Critical thinking on the media’s messages
USC Annenberg project examines the social implications of the way people are portrayed in pop culture
Students watched in rapt disbelief as a video clip played in class.
“The transformation is frightening. My skin’s really dark, and I’ve always wondered what I’d look like as a different race. In the end, it all came together, and I feel like I looked really exotic.”
We wanted to provide [teachers] with the actual media that could be put in the context of their own curriculum.
A contestant on The CW show America’s Next Top Model was describing her “transformation” from a white American woman into what was supposed to be a half Japanese, half Malagasy (from Madagascar) woman for the episode’s racial-mixing modeling challenge.
Assigned to be transformed into a Tibetan-Egyptian woman, another white model reflected, “hair and makeup is definitely a long process today … all of us girls have to be painted and plastered with different colors. I mean, it’s going to suck to have to scrub it off later.”
Before the segment ended, several students were already raising their hands. There were so many things wrong with that, they said.
This single clip actively engaged students in critical thinking about topics they’d been discussing for weeks: media representations and the implications for their everyday lives.
- How are different groups portrayed and what does it mean for you?
- How would you articulate a response to problematic representations and advocate for better ones?
- Which messages are so common that they seem “natural?”
- How does this affect your own daily media use?
The questions and discussion prompted by the clip connected theories learned in class to a concrete, relatable pop cultural example.
Access to thought-provoking material
Alison Trope, professor at the USC Annenberg School for Communication and Journalism, uses such media in all her classes, and she wants all teachers to have easy access to similarly engaging, thought-provoking media examples that can help vividly illustrate their lessons.
“If we can understand how our own race, gender, sexuality and class are being represented in the media, it can help us understand how these messages feed into how we live our lives and how we interact with each other,” Trope said. “If we can learn to decode the messages, we can be better equipped to dismiss them or challenge what we’re being fed. The more active we are as consumers of media, the better.”
The Critical Media Project, a media literacy website that catalogues more than 250 popular media examples, aims to do just that.
Trope spearheaded the project as a resource for educators who work with teens and young adults in thinking about how media messages shape how we understand ourselves, each other and the world around us.
A central location for extensive clips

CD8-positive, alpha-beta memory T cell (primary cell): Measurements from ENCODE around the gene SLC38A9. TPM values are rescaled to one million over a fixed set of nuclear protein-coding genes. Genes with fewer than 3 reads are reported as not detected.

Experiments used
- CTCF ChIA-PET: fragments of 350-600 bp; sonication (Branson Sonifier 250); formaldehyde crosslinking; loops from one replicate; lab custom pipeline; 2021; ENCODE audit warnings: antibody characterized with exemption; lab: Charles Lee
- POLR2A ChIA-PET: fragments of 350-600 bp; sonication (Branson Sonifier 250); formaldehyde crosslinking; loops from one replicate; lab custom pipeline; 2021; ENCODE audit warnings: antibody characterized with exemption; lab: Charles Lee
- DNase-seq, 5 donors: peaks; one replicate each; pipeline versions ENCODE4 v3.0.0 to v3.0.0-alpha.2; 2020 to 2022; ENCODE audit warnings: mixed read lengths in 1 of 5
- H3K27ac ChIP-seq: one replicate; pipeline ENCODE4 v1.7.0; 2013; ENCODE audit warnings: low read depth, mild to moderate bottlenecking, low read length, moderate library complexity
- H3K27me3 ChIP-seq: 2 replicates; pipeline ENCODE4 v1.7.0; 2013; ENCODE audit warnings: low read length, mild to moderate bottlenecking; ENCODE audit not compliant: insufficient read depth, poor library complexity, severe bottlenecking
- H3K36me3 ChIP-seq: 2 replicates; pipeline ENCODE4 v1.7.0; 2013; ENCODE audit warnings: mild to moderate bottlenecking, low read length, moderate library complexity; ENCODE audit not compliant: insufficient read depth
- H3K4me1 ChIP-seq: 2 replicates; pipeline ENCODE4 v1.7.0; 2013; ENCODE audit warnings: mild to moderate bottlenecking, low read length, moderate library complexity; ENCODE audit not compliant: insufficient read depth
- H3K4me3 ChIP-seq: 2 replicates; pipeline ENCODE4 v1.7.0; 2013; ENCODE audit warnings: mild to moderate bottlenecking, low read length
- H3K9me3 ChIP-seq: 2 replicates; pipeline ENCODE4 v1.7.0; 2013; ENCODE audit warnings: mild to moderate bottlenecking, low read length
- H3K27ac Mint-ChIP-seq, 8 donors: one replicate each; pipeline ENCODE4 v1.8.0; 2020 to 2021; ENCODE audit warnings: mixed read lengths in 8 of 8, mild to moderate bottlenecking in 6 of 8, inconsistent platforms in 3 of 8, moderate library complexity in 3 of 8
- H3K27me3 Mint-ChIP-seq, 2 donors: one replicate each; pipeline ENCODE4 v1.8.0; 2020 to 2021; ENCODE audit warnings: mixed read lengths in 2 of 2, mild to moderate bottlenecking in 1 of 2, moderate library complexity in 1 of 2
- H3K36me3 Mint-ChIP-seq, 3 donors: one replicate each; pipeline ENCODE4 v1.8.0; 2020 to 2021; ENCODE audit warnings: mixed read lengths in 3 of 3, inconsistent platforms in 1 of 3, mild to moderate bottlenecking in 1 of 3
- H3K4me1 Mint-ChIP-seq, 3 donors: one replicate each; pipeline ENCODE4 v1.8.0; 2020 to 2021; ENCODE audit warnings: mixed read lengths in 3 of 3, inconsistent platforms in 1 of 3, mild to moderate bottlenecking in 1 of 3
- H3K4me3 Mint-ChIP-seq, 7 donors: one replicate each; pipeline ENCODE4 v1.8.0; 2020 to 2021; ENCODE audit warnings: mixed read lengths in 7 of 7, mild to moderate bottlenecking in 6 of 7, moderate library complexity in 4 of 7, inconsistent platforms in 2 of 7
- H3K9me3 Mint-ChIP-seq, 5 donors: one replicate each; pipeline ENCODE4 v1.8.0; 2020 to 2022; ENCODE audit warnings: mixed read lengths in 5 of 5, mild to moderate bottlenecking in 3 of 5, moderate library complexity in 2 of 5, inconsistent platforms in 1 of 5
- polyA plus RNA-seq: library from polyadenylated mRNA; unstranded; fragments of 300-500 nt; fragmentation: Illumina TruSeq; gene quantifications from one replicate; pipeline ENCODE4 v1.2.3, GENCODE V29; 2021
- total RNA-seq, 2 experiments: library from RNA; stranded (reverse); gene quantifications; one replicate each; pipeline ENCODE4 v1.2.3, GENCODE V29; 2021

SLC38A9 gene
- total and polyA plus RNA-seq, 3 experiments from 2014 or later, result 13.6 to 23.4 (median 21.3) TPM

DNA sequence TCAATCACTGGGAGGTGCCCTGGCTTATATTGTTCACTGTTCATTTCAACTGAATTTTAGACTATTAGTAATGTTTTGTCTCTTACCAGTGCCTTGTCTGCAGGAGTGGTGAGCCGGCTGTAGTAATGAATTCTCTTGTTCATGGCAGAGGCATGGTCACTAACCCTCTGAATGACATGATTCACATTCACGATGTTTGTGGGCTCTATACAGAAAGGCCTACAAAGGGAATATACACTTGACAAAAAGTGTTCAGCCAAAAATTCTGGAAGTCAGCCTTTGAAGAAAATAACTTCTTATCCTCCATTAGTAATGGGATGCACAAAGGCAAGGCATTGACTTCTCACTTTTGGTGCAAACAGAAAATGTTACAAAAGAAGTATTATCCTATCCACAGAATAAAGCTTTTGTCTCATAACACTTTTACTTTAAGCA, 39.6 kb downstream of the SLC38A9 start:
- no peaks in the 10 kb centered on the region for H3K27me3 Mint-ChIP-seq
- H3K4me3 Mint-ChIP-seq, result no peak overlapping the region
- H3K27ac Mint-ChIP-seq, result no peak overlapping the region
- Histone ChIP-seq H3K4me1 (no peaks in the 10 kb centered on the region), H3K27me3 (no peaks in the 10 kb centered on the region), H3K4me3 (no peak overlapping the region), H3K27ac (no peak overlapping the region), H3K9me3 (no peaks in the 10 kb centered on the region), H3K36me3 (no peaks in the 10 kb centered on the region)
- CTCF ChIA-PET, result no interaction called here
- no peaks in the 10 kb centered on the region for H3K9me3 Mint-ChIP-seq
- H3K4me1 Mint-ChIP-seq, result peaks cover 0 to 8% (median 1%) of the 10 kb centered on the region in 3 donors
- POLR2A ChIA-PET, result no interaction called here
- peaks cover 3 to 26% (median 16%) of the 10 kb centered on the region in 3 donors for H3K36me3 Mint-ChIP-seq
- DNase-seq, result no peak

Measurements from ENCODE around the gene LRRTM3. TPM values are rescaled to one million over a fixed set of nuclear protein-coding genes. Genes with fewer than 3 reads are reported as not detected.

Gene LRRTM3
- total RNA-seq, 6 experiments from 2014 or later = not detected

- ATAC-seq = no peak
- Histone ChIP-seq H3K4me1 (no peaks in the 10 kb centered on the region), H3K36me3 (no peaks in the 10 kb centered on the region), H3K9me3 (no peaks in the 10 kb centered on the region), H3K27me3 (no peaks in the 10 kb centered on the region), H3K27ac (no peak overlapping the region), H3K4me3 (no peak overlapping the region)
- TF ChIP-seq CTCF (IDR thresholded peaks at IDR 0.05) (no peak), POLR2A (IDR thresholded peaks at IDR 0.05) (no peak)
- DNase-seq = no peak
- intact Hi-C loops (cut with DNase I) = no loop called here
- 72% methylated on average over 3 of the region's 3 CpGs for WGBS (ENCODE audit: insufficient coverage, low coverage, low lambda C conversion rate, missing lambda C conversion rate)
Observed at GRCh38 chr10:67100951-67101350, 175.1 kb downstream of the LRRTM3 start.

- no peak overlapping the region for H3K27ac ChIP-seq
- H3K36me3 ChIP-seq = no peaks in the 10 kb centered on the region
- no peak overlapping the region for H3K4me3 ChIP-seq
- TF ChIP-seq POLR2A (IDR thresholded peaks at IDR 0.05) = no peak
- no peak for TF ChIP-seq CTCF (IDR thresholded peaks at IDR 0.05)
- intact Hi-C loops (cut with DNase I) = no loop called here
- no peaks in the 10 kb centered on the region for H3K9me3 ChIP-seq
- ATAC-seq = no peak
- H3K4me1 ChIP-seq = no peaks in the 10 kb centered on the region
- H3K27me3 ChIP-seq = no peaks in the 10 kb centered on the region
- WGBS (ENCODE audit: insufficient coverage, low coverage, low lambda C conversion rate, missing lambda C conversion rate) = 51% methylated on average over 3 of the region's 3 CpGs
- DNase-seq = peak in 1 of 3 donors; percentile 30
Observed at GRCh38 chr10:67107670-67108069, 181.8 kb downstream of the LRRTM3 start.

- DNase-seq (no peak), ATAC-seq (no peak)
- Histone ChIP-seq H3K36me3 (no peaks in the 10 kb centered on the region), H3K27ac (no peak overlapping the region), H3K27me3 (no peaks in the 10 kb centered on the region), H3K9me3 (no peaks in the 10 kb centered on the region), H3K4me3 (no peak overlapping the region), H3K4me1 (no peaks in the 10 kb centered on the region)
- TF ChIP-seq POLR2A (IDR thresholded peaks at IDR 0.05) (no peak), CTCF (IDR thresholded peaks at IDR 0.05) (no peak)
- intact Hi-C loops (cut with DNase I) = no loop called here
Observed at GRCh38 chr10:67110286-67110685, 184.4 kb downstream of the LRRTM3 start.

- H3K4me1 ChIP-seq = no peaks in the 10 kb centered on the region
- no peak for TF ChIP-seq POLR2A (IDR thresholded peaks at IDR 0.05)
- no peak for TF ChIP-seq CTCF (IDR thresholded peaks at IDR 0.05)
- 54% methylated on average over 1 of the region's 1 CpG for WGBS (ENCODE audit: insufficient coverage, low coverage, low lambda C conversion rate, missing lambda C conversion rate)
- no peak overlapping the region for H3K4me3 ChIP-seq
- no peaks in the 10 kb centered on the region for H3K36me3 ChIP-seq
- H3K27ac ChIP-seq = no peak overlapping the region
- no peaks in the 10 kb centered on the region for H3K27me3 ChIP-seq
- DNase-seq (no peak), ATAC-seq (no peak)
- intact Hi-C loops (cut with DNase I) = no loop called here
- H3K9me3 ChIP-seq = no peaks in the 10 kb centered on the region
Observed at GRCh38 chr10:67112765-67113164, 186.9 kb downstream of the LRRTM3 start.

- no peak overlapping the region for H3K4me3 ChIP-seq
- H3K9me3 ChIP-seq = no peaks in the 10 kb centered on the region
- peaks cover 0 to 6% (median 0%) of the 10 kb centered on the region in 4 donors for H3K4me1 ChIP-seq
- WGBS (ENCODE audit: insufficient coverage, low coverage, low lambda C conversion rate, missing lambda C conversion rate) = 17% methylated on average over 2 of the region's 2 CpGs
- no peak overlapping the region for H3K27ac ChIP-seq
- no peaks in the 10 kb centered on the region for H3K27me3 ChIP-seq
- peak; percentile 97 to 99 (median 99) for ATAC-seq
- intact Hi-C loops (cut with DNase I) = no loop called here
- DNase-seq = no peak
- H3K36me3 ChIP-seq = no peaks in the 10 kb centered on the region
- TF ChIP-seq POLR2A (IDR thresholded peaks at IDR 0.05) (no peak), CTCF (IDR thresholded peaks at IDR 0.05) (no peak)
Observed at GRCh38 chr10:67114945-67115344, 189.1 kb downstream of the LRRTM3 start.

Developed over the last two years, the centralized and categorized Web library of class activities and media examples includes a wealth of socially and historically contextualized clips from movies and television shows, print and video advertisements, news articles, online viral videos, music videos and more.
Aligned with Common Core national curriculum standards and the goals of media literacy educator associations, each media artifact comes with a short description and accompanying discussion questions aimed to encourage critical thinking and analysis. The website also features an extensive list of classroom activities and lesson plans that incorporate the media examples, a glossary of key terms, links to related resources and organizations, and a bibliography of academic work that covers topics related to media, culture, education and identity.
“The study of identity, whether we’re talking about gender, race, class or sexuality, is certainly at the forefront of much high school curriculum,” Trope said, “and media plays a key role in helping to shape the way these identities are formed and enacted in society — throughout history, today and into the future.”
Texts and resources for teachers
Different from other media literacy websites, the primary goal of The Critical Media Project is to provide easily accessible media clips and related resources for educators and parents.
“The goal was to create a site that wasn’t about telling teachers how to ‘do’ media literacy,” Trope said. “Rather, we wanted to provide them with the texts and resources — the actual media — that could be put in the context of their own curriculum and further framed by discussion questions designed to elicit critical analysis among their students.”
For Trope and the team behind the project, the inclusion of media and media literacy in curriculum is especially important.
Most young people are no longer simply active consumers of media, but they are also actively creating their own media as well. This includes teenagers and young adults who are at a developmental stage in which guidance on these and related matters — such as crafting online identities, sharing creative work in a networked community, and learning to critically interpret images and information — is paramount, especially as they are gradually gaining life experiences and learning to negotiate and grow comfortable with their online and offline identities.
Trope worked with then-Ph.D. students Garrett Broad and Melissa Loudon to curate the materials gathered by the students. The Critical Media Project website and Facebook page are part of an ongoing project that is continually updated with examples of new and historical media sent in from teachers and educators, students, parents and other contributors. For more information or to make suggestions and contributions, visit Facebook or Twitter or email firstname.lastname@example.org.
More stories about: Digital Media, Entertainment, Faculty, Race and Ethnicity, Social Media